Back in the 70s, Jeanne Mitchell was just starting college, and she was also going through some of the darkest years of her life.
But early in college, Jeanne also met Cyd, and the two became fast friends.
“It was a rough time in my life and she was just an incredible support and a wonderful, wonderful person,” Jeanne recalled.
She said Cyd was, and remains, one of the most kind and caring persons Jeanne knew, and she didn’t know how she would have made it through the years without her best friend’s support.
But after college, Jeanne got married. Her first husband did not like Cyd, and Cyd didn’t like her husband.
“I couldn’t stand the conflict,” Jeanne remembered. So she kept them apart, and then gradually lost touch with her best friend.
Jeanne eventually got divorced and tried to reconnect, but wasn’t able to renew the friendship.
“I don’t have many regrets in life,” Jeanne told Epoch Times. “But this was one of my biggest regrets.”
She blamed herself for having lost that friendship, so much so that she resolved never to let it happen again. Jeanne held fast to that promise, and she refused to let people in her life decide whether she should be friends with someone else ever again—and this was tested at times.
But it wasn’t until 40 years later that Jeanne had to face the issue head-on again.
Jeanne had remarried by then, and was living in Westchester, New York at the time. But on a trip to Washington DC, she was with a group of colleagues at a casual restaurant when she thought she saw a familiar face.
“So I creep around the room, and I see my friend who I haven’t seen since, oh, maybe ’74,” Jeanne said. She has very distinct features, she added, and it is not the kind of face you can easily forget.
Thinking it couldn’t hurt, Jeanne went up to her friend and they had a very brief conversation before she had to leave, but they managed to exchange phone numbers.
For a few years after that, nothing happened, and Jeanne was still a bit wary to push her friend too hard.
Jeanne wanted very much for her friend to remember her, but she was so afraid that the friendship would’t be the same, and the connection would no longer be there, that she almost thought it might be better to leave it as is.
But Jeanne said she was now practicing Falun Dafa, a meditation exercise that also teaches people to be mindful, and follow the principles of truthfulness, compassion, and tolerance. One of the things this mindful practice had taught Jeanne was to cherish her relationships, and to nurture them.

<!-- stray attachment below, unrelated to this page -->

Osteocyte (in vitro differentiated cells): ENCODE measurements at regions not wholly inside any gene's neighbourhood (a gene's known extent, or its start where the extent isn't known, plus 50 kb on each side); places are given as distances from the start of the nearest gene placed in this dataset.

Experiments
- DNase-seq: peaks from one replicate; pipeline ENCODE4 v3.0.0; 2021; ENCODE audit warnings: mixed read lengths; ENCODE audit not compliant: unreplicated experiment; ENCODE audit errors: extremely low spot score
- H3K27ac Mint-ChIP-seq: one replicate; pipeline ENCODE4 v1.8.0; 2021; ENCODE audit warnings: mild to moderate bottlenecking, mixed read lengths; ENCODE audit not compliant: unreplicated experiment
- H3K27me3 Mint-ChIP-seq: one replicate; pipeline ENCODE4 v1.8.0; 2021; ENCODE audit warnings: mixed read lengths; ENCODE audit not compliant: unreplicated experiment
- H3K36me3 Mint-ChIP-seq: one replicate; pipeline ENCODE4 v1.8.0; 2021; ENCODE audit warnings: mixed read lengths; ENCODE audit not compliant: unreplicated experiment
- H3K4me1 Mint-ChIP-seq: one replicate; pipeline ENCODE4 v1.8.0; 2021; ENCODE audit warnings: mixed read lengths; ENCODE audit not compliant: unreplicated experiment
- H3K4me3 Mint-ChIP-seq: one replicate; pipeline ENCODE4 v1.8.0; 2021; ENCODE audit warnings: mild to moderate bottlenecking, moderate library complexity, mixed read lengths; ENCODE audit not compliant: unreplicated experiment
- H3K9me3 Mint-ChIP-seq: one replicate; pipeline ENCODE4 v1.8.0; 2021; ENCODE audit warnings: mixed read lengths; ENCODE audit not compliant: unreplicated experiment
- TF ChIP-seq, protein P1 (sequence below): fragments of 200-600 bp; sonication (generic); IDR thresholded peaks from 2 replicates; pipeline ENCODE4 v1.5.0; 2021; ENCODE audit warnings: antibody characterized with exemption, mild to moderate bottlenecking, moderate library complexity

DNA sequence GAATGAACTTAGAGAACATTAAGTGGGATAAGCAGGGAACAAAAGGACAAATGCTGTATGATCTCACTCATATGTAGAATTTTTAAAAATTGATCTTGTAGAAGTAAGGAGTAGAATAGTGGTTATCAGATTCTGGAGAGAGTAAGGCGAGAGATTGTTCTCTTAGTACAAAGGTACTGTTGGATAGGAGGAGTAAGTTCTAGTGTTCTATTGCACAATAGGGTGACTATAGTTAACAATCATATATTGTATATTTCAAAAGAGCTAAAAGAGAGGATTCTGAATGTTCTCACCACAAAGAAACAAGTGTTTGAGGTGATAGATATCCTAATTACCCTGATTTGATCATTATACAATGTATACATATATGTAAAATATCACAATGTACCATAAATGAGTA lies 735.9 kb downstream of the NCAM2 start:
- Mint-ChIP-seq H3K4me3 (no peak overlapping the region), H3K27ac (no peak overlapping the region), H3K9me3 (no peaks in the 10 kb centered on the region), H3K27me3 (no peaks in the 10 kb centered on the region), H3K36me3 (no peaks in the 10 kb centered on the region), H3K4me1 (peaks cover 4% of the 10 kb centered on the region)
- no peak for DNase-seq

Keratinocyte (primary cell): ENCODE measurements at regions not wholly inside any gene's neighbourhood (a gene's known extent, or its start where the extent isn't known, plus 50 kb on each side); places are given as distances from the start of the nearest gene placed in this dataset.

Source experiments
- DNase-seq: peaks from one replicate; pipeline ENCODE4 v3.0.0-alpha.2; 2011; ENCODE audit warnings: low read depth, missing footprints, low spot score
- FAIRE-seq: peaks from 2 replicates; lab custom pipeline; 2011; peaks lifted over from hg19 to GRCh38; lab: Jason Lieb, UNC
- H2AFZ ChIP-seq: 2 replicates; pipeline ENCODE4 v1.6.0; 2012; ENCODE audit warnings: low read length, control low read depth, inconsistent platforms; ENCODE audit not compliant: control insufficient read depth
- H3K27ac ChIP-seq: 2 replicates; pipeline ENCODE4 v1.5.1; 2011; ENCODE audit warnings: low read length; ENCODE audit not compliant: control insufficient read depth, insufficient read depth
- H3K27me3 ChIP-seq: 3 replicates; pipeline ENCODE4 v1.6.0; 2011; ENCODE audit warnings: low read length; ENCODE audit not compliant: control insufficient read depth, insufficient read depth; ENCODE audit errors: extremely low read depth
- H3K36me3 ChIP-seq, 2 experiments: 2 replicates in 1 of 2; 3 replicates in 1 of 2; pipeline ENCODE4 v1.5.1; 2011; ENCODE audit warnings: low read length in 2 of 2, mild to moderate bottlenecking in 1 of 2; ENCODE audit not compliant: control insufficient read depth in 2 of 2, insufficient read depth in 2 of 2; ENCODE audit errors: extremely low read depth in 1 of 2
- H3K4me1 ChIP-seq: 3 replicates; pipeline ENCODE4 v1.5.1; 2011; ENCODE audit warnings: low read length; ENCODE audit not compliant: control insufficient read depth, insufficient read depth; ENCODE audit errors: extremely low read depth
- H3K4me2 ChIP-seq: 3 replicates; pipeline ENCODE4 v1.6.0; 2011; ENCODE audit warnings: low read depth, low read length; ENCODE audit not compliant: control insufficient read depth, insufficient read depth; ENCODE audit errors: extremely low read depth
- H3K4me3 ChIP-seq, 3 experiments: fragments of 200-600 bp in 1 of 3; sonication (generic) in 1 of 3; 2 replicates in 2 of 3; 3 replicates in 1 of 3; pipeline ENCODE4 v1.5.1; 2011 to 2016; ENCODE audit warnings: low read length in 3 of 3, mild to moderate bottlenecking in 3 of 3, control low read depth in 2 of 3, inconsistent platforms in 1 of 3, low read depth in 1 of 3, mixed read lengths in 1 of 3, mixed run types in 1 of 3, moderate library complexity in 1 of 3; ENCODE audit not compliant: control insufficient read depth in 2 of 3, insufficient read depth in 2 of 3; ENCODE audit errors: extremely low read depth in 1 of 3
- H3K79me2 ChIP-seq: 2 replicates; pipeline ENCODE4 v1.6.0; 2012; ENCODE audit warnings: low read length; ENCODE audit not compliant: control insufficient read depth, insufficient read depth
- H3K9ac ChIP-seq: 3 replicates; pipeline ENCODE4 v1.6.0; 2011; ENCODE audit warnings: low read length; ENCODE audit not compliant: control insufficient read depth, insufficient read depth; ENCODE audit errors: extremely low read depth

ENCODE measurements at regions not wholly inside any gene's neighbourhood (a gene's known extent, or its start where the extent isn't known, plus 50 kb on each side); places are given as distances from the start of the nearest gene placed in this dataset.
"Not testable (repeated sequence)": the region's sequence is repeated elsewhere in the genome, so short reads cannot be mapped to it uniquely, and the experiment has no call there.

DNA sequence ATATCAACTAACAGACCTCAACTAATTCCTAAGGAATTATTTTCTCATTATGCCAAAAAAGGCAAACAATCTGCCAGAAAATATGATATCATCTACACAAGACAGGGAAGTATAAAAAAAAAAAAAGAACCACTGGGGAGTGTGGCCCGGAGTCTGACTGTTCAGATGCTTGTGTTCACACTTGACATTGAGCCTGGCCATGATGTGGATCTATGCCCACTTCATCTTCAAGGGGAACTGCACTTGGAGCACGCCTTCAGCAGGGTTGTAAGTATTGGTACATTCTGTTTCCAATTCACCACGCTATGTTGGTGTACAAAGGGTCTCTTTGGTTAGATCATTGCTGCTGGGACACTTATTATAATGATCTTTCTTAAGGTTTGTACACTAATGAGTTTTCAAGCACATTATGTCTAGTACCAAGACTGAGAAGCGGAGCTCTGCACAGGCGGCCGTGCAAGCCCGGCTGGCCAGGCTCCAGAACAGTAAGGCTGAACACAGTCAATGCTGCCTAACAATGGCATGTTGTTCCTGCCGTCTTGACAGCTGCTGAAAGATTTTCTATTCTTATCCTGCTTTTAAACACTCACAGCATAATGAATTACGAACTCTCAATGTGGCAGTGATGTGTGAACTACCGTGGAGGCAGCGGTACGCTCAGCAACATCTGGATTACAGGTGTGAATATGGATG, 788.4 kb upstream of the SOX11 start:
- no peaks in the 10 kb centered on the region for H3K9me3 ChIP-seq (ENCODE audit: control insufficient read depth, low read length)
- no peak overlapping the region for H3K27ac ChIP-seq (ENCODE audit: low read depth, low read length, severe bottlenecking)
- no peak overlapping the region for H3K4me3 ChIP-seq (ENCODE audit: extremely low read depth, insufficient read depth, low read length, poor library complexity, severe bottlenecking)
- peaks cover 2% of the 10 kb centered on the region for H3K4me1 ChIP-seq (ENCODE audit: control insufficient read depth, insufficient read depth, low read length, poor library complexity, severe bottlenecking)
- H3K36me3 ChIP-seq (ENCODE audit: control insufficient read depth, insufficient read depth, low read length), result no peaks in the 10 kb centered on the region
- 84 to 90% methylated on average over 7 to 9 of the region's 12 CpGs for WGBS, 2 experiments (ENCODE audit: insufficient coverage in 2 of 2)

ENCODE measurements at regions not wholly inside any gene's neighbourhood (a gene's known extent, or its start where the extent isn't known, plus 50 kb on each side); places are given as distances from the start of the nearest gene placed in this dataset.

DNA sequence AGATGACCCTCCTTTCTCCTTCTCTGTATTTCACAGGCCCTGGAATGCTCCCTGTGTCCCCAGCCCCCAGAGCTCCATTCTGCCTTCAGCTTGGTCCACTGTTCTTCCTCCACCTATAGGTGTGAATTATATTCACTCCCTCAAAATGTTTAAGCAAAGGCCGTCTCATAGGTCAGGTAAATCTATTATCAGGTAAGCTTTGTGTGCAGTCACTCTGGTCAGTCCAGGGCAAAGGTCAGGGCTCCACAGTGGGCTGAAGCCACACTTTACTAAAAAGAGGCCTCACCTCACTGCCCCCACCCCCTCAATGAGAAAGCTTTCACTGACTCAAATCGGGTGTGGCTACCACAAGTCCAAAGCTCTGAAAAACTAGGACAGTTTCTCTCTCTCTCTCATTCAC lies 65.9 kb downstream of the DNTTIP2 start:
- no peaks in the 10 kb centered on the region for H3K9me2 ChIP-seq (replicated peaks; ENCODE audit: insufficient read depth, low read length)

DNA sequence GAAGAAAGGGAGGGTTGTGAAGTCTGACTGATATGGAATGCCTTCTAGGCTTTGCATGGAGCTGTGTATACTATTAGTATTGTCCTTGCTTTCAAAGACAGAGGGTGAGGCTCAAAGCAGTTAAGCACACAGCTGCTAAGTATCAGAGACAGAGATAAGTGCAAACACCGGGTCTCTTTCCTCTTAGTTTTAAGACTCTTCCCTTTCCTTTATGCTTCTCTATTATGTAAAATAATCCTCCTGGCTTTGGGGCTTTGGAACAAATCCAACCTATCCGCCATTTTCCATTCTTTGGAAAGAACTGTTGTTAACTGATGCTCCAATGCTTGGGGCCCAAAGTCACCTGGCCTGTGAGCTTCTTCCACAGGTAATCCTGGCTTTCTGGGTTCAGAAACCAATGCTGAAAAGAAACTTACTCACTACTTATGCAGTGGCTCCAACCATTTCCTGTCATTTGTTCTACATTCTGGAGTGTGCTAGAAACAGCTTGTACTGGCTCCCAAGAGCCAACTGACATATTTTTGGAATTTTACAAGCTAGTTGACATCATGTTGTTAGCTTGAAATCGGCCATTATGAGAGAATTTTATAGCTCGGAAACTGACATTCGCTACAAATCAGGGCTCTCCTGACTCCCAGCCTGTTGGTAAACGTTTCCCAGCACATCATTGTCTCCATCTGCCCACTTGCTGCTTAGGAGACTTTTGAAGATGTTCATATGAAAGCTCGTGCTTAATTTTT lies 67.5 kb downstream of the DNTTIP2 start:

“On the one hand, I really wanted to connect with her, but on the other hand, I was afraid,” she said. Then her friend’s birthday came around, and, wanting to cherish her connections, Jeanne sent her a message thanking her for her support and friendship all those years back.
“Just to give you one example: We went to Goucher College in Maryland, and when I transferred to the University of Michigan, she offered to drive with me there—that’s a 10-12 hour drive. My parents couldn’t understand why she would do that, but that’s just the type of person she is,” Jeanne explained.
Her Facebook post eventually led to a phone call, which then led to the two friends meeting up again.
Cyd ended up coming up to New York City to visit Jeanne, and while spending a whole day talking and getting to know each other once again, Jeanne was struck by how much they both still had in common—and what a compassionate person Cyd still was.
“She’s a music therapist,” Jeanne explained. “And we passed, maybe four or five musicians on our trip through the city, and each one, every time, she would give them money.”
“She really is about caring for people, and taking care of them,” Jeanne said. From a young age Cyd has been helping take care of her mother, who suffered mental illness, and her life’s work has been bringing healing through music and the arts to underprivileged youth. Her heart for people is even clearly evident in the music she writes, Jeanne added.
“I was just very happy to see her again, and she was very happy to see me,” Jeanne said.
If not for Jeanne’s mindful practice, which helped push her to cherish her relationships, she thinks perhaps she would have let the opportunity to reconnect with her friend slip away.
“It wasn’t like we just picked up where we left off,” Jeanne added. “It’s been such a long time, we’ve been so far, that we’re learning all over again.”
This article was originally published on The Epoch Times.